Andy Little, principal of John B. Levy & Company, Inc. in Richmond, VA, said banks are returning to profitability at least in part by reducing their loan loss reserves.

"This is a reflection that the 'extend and pretend' strategies many banks adopted in the wake of the Recession wasn’t pretending at all," said Little. "We are seeing an uptick in transaction activity from banks selling deals that they have had in REO for a number of years. While many argued back in 2008 and 2009 to pull the Band-Aid off and sell all the bad assets (at the bottom of the market), banks selling assets today are actually making money beyond the written-down level of the loan,” Little said.

CMBS Special Servicers Receptive to Restructurings, Recapitalizations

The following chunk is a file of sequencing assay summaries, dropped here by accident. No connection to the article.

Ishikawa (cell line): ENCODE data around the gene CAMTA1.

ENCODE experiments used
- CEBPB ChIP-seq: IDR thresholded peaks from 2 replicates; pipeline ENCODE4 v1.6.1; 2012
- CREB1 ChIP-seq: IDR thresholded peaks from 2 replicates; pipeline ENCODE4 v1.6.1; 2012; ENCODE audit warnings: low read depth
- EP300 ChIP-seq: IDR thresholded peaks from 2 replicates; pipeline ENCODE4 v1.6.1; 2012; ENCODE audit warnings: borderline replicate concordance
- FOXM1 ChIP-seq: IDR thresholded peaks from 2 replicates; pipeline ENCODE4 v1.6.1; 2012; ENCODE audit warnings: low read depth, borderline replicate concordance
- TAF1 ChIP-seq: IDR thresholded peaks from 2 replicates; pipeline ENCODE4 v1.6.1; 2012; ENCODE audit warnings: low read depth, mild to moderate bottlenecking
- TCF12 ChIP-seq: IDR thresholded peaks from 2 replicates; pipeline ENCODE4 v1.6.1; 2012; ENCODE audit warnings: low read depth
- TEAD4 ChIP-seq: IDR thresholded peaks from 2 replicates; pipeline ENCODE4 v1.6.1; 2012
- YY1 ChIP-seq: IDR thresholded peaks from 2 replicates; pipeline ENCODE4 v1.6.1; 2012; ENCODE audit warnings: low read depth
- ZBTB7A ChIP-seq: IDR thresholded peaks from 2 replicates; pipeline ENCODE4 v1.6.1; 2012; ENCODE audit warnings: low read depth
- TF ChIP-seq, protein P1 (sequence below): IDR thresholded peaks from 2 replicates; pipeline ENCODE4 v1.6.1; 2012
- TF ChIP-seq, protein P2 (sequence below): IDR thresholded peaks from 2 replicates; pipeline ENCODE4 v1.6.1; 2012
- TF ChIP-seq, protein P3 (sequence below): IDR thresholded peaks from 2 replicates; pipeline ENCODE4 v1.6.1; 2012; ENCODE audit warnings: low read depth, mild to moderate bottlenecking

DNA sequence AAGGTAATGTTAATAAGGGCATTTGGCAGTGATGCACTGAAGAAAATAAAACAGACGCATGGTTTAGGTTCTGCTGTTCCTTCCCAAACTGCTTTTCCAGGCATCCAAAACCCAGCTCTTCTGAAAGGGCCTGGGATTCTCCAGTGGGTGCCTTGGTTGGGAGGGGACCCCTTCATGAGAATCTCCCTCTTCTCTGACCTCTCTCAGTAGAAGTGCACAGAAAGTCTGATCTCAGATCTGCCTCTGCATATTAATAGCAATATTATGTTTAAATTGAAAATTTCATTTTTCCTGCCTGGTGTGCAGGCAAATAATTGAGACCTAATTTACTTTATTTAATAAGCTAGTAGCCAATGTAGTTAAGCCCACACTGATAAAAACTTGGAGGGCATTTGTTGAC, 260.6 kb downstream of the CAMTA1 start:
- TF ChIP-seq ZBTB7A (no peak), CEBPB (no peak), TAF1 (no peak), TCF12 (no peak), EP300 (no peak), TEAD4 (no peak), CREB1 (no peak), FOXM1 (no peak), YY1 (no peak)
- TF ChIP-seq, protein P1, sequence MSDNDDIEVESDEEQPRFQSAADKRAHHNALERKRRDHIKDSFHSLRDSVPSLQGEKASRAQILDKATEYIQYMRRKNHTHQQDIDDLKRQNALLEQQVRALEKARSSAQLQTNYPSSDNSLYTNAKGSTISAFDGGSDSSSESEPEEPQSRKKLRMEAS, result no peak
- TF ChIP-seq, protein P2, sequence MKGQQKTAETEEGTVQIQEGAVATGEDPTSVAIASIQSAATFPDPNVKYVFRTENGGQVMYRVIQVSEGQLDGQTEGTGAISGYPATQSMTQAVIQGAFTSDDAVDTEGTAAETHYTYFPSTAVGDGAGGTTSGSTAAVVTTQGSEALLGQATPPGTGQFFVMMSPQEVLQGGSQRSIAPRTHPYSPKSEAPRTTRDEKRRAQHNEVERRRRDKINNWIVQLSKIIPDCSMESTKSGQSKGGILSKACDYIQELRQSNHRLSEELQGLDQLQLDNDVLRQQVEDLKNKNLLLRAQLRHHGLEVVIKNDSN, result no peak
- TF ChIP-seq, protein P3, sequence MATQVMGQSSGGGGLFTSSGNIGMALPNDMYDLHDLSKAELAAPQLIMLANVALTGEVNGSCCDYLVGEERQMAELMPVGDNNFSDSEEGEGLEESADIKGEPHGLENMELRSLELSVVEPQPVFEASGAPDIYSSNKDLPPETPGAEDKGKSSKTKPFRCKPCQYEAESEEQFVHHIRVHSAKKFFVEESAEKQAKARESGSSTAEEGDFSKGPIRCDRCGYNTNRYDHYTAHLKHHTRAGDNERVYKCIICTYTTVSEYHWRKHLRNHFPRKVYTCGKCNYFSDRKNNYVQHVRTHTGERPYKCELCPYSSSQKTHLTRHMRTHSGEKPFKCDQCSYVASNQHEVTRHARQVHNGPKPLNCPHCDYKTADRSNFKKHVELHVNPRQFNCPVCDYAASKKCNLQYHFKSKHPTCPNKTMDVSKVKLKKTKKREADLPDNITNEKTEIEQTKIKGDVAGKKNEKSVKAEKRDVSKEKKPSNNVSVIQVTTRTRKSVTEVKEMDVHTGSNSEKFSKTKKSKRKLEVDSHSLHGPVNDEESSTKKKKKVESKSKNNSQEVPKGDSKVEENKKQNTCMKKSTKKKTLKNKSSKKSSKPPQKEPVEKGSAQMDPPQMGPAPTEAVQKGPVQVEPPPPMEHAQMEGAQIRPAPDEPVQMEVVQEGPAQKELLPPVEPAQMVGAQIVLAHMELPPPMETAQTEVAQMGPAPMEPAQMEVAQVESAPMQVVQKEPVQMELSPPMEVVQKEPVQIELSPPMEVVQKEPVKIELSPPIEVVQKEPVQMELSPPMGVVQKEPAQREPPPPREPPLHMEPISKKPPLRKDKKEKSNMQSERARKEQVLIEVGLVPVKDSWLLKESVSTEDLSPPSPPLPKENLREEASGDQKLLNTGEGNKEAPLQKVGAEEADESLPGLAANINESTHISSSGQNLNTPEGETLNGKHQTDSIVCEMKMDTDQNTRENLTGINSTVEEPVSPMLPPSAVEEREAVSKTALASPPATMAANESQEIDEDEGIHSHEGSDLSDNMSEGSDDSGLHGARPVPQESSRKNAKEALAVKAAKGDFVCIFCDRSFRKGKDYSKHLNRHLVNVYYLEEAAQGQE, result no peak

Jay Maddox, principal of Castlegate Partners, and managing director for Kibel Green, a Santa Monica-based firm that specializes in financial restructurings, said the distress property sale numbers may not accurately capture the financial impact of additional recapitalizations and restructurings.

“Strong demand from distressed investors has enabled us to source "rescue capital" for many borrowers, helping them to recapitalize assets and delay or avoid potentially devastating tax consequences, while retaining an interest in future profits,” Maddox said. “Banks and special servicers have been receptive to creative restructurings and recapitalizations, which have also helped to mitigate losses.”

Who Is Buying?


Jeff Sellers of Montgomery Bros. Commercial Realty in Elks Mills, MD worked with a regional bank in the Maryland area for 27 months to assist in liquidating OREO and distressed properties. In that period, he helped facilitate the sale of 104 properties.